Yesterday, like 2 billion viewers on the face of the planet, I was glued to the television from 3:30 a.m. and then the Internet and TV programs throughout the day. It was April 29, 2011 - the day of the Royal wedding of Prince William and Kate Middleton, now the Duke and Duchess of Cambridge. Needless to say I was enthralled over the occasion and cried now and then over the entire fairytale unfolding before my eyes.
I just returned from London 10 days prior, and walked through the same doors of Westminster Abbey the royal party and bride and groom entered in and out of yesterday, without the red carpet. Surreal to say the least, as well as having walked the wedding route and down the Mall to Buckingham Palace to stand by the gate and gawk at the opulent structure.
The lavish wedding was breathtaking to say the least Catherine has such poise, and the couple look as if they are a perfect match - a match made in heaven that perhaps this time will last. As I watched the 700,000 plus people choke the streets of London and proceed down to Buckingham to witness the infamous first kiss, I couldn't help but be moved by the joy of the occasion and the well wishes for a happy and successful marriage.
Sigh...a fairytale indeed, that I think most people wish for nowadays. We need more fairytales, don't we? It was hard not to backtrack my life to 28 years ago to the day I wed. How many of us divorcees that went through the preparations of weddings, dresses, cake orders, churches, rehearsals, receptions, and photographs not relate to that day when we thought we were living our fairytale and our happily ever after moment? :raise hands please:
I think half of my tears shed yesterday were part of joy and well wishes for Kate and William and at least one bucket of those tears were remorse that my beautiful day of October 22, 1983 has somehow faded into obscurity. All that remains is a life alone, and memories of my smoking hot body and beautiful dress once featured in Bride's Magazine. I was a princess for a day, and I think all brides feel that upon their wedding day, as we walk the aisle to what we perceive as our prince charming (though he may turn out one day to be a frog).
" Husbands, love your wives, just as Christ also loved the church and gave Himself up for her." (Ephesians 5:25) And ". . . the wife must respect her husband." (Ephesians 5:33)Are these two verses of advice really the key to a happy marriage? I'm inclined to think they hold an important key, because women long for love and men need respect to find happiness and wholeness. When those two elements in a marriage begin to fade, the problems begin.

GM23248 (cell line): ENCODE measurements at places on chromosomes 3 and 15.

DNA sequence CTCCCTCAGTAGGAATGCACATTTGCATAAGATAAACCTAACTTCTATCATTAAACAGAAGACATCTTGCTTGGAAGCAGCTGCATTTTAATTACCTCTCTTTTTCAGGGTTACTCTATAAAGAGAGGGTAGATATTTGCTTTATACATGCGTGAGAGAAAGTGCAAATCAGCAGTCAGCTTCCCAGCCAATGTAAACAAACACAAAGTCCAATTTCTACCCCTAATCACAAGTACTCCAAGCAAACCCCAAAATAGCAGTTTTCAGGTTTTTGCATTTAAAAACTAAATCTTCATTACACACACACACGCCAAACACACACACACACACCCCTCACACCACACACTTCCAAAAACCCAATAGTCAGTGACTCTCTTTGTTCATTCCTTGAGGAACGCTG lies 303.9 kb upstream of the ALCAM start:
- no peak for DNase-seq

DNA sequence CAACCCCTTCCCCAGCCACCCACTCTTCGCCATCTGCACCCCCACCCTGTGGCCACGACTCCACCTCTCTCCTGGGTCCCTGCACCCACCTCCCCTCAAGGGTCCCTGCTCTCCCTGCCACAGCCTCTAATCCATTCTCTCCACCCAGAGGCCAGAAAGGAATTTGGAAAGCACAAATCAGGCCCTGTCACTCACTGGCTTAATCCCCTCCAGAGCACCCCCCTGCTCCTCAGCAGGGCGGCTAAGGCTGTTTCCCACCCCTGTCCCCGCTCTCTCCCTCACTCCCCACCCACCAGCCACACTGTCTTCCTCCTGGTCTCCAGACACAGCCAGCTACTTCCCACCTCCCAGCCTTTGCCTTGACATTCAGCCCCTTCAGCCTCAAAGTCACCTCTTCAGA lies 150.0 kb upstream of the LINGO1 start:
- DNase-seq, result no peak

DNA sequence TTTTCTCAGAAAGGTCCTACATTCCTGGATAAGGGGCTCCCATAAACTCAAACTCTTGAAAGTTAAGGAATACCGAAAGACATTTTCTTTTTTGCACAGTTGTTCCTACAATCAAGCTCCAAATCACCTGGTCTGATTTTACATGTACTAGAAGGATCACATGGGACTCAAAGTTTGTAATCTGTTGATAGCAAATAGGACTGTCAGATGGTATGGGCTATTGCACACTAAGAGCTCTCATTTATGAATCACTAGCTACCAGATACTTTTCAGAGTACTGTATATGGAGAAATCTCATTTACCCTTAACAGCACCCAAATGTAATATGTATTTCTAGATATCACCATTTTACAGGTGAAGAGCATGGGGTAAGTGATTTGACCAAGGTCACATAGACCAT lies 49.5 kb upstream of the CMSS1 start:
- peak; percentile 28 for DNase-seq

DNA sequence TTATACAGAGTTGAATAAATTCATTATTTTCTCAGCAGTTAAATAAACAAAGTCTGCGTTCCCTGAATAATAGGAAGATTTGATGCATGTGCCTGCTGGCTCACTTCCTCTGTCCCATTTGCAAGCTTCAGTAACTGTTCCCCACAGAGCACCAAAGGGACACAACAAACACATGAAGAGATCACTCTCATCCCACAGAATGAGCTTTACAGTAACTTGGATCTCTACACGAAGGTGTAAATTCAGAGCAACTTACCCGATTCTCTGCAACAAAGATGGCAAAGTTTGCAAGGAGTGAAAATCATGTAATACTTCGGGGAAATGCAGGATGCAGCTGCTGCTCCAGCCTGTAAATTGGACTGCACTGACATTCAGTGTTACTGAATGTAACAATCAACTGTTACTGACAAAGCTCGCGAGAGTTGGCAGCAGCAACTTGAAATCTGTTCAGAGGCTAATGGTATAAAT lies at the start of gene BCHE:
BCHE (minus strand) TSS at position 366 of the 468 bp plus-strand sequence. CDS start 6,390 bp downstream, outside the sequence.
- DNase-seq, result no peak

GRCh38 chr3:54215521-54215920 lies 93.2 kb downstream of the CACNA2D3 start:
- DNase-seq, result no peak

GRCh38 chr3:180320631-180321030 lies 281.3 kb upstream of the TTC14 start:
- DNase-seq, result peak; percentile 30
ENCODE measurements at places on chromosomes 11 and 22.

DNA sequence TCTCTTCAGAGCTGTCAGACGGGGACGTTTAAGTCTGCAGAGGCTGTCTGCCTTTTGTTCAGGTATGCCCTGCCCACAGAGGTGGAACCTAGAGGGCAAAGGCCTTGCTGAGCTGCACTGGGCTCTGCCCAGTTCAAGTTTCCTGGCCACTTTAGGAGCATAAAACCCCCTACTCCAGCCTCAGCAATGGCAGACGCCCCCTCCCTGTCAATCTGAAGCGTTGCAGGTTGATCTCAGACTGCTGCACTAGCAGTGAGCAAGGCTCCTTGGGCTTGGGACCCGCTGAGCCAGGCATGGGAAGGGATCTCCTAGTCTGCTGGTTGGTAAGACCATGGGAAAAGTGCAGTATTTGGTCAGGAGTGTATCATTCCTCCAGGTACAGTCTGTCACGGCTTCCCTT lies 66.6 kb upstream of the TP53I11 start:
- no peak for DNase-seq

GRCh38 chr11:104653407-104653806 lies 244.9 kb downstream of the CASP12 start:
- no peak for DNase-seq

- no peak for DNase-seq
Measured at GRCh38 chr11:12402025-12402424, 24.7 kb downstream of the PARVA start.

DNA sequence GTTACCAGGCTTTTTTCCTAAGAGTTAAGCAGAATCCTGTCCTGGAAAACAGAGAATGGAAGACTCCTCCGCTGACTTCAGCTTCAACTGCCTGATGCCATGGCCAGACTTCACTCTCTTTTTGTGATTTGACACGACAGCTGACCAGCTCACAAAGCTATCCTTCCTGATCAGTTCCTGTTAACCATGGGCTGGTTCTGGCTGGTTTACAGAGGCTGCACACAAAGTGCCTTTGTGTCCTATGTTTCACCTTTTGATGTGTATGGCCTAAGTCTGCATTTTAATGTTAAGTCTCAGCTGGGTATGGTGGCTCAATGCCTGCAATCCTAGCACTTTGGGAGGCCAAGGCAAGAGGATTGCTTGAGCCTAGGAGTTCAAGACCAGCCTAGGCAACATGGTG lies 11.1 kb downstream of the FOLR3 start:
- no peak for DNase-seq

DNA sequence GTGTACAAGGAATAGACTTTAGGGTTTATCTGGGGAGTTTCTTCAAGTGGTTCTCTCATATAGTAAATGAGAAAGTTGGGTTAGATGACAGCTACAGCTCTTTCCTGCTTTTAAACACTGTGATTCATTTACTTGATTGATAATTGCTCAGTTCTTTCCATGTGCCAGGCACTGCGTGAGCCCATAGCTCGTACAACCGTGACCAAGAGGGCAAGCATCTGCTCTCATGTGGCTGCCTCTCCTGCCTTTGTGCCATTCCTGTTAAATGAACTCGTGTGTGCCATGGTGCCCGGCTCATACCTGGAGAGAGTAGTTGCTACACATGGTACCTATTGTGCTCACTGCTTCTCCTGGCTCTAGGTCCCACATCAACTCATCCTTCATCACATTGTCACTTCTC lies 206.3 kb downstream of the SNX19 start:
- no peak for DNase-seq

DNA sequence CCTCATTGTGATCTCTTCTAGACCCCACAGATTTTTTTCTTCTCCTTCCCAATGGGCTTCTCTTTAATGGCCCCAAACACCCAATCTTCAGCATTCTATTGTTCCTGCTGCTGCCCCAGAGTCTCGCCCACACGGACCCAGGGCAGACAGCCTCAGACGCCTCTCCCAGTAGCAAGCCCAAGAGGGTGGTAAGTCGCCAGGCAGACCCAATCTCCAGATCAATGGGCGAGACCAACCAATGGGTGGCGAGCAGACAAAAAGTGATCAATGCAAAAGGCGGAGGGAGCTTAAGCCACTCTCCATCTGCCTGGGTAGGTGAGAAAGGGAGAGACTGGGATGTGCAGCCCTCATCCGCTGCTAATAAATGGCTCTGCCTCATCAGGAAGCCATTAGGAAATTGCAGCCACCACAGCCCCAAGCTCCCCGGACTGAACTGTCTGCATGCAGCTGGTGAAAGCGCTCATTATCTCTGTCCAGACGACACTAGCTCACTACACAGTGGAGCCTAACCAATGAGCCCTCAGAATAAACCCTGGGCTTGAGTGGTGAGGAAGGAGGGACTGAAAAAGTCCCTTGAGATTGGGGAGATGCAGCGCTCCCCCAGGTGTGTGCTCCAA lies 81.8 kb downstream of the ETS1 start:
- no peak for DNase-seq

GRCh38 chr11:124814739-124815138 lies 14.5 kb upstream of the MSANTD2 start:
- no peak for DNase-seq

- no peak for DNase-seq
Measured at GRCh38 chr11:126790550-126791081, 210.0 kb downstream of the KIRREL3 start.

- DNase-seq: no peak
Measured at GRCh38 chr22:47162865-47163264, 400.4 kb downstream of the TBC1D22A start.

So here we are, my single readers! I'm not sure how many of you are divorced with failed marriages nor am I sure how many of you have never been married and wish to have your fairytale day like Catherine. However, yesterday, at least for me, put the emphasis back on the very important and eternal matter of the need for happily ever after in all of our lives. I sincerely pray that William and Catherine enjoy a blessed life together, for no doubt they represent a yearning in many of our lives for love and beauty.
We don't need to be royalty or have riches to be happy in life, but we all need to be loved and respected. If we give those two gifts, we can give our spouses true riches that last for eternity. I have no idea if the gift of marriage, as I've called it before, waits for me somewhere down another path. Though I've arrived at times, too, of finally being at peace with my situation, it doesn't mean that the longing to be loved and the opportunity to respect a husband doesn't reside deep within the recesses of my heart somewhere, because it does. I don't think that desire will ever die, because for me that's where my fairytale lies, and it's an unfulfilled page in the book of my life.
Wishing each and every one of you, and William and Catherine too, a happily ever after.